Yesterday (25th April), Board Member Operations Soeren Stark of Lufthansa Cargo pushed the button, moving the 100,000th ton of air freight into Frankfurt Airport’s Speed Gate. FRA operator Fraport introduced the automated portal nearly four years ago to enable ground handlers without direct airside access a rapid throughput of their exports or imports, thus matching the advantages first line handlers enjoy at the airport’s CargoCity South.
One push on the button by manager Soeren Stark and a large Lufthansa Cargo pallet is smoothly drawn into the freight terminal swiftly moved by a large transfer vehicle built by Lodige Industries.
It was an operation alike many before, done day by day, hence nothing spectacular. Except for the fact that it wasn’t any shipment, but Lufthansa Cargo’s 100,000th ton moved either in or out of
the Speed Gate since 2014.
Accelerating freight flows
After shipments arrive inside the freight terminal, their contents are security checked and subsequently brought directly to the aircraft parked in front of the facility. Looking at it this way, the facility has become an accelerator of air freight flows, speeding up ground processes substantially at Rhine-Main Airport.
Fraport’s Speed Gate concept is based on the principle of equality: to enable handlers located in the second or third row at CargoCity South similar benefits regarding the flow of their goods compared to those doing business right up front with direct access to the tarmac. Fraport’s Anke Giesen, Executive Director Operations emphasizes on the occasion of the LH Cargo’s jubilee event: “With Speed Gate, we are helping to make the hub even faster and more agile for our cargo customers. We are pleased that Lufthansa Cargo, as our client and partner, is using Speed Gate so intensively, with all of the resulting customer benefits. We firmly expect Speed Gate to become a more important tool for other cargo companies and their customers as well.”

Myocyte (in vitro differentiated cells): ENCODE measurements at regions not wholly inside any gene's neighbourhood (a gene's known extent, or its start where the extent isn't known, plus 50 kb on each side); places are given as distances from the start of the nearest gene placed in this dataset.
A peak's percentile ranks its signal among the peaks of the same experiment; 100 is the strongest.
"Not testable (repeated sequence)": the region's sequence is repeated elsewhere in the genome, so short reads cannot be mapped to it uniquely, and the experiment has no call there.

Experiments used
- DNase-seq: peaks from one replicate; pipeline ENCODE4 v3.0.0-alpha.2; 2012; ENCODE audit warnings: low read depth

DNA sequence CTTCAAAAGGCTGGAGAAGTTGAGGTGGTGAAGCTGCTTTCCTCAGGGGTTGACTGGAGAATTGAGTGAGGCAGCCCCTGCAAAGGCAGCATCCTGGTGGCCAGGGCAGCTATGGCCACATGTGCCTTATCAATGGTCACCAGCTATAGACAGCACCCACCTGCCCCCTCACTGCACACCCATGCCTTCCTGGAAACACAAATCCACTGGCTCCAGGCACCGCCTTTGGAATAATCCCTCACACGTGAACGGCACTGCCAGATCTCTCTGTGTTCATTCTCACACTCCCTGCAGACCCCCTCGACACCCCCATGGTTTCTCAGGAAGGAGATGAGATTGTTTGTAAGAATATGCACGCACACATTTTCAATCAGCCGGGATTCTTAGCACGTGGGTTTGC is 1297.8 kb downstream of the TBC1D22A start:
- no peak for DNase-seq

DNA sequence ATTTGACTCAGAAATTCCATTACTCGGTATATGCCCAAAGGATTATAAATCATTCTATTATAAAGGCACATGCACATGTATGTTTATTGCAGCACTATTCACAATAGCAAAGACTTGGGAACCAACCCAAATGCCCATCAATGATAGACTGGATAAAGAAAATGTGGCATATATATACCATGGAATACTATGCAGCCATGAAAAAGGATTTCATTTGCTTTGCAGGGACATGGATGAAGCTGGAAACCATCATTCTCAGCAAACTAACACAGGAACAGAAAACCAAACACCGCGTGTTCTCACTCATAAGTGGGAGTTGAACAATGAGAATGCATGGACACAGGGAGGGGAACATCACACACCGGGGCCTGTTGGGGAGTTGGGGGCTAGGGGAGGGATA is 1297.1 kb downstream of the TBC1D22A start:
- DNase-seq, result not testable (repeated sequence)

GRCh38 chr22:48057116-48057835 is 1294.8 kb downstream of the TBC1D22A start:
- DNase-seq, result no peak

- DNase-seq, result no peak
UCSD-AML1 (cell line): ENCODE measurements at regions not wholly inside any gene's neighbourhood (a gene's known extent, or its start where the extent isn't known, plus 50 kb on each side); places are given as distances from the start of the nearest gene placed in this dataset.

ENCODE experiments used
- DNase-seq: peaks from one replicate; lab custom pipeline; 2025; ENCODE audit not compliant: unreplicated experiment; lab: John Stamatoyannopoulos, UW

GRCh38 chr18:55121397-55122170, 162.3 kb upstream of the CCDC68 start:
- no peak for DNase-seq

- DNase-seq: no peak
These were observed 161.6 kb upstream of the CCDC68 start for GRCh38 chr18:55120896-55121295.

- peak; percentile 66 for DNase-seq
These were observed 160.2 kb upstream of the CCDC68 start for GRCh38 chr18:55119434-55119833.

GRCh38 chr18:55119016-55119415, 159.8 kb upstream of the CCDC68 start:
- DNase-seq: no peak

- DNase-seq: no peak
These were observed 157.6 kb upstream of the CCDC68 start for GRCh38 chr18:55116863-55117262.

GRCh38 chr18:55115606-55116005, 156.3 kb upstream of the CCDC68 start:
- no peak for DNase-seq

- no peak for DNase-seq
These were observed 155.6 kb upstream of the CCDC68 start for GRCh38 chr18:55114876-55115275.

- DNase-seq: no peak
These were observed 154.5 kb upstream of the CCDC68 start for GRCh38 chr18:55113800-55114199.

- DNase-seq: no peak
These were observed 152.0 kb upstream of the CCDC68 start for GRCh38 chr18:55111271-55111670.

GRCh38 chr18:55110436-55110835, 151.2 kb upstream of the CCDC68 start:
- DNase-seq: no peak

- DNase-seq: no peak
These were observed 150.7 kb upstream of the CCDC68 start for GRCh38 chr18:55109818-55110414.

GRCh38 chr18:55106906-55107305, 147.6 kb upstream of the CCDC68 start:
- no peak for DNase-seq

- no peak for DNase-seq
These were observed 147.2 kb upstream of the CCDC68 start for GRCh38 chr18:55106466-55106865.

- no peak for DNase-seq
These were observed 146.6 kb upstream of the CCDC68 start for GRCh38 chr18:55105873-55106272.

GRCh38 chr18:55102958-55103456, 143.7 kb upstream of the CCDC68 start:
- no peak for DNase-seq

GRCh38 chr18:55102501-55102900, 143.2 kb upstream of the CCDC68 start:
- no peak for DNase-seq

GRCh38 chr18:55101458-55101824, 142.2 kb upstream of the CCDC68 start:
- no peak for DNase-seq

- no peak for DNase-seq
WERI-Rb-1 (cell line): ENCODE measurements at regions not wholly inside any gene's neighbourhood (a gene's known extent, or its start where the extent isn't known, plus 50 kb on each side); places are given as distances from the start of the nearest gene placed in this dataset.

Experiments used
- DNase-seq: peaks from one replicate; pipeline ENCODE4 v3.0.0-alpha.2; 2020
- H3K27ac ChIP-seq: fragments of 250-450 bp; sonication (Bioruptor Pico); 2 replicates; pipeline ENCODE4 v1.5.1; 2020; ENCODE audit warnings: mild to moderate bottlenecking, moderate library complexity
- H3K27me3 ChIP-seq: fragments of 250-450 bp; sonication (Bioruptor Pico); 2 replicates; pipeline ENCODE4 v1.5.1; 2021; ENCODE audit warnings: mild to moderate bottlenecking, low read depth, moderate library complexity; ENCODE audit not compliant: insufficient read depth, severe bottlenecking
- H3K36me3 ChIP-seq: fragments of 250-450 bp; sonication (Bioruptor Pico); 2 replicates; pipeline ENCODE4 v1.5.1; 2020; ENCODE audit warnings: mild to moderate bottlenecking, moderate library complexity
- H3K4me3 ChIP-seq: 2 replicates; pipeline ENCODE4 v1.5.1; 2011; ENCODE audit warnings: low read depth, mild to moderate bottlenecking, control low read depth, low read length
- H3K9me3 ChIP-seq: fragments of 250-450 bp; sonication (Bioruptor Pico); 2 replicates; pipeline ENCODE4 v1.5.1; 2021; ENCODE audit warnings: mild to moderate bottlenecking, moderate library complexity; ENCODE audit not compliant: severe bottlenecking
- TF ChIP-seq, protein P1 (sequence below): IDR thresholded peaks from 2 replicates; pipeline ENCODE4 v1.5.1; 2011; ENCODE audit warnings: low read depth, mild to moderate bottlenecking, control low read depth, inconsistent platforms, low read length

Large number of users
According to Fraport speaker Dieter Hulick, most of the local handling agents are processing their imports and exports via Speed Gate, including forwarding agents. Among them are Swissport, Panalpina, ULS Airlines Cargo or CHI Cargo Handling, to name but a few. But it doesn’t come for free: all users have to pay an additional charge to benefit from the service.
End of waiting times
Lufthansa Cargo emphasizes that Speed Gate enables them to offer clients a service tailored to their needs at the carrier’s Frankfurt hub. “We collect the cargo from our clients, either loose or on pallets. As part of the acceptance service, we also check the built-up pallets directly at the customer warehouse. With the import service, we offer our suppliers the option of having their cargo delivered directly from the aircraft to their warehouse via Speed Gate. This makes waiting times a thing of the past,” applauds LHC’s executive Soeren Stark, before ceremoniously pressing the button to send his carrier’s 100,000th ton of cargo airside through Speed Gate.
Meanwhile, his freight airline is reaping the fruits of its effort to offer clients the optional use of mobile add-ons. This enables LHC to collect cargo directly from the freight terminals of their customers, saving their suppliers a lot of time.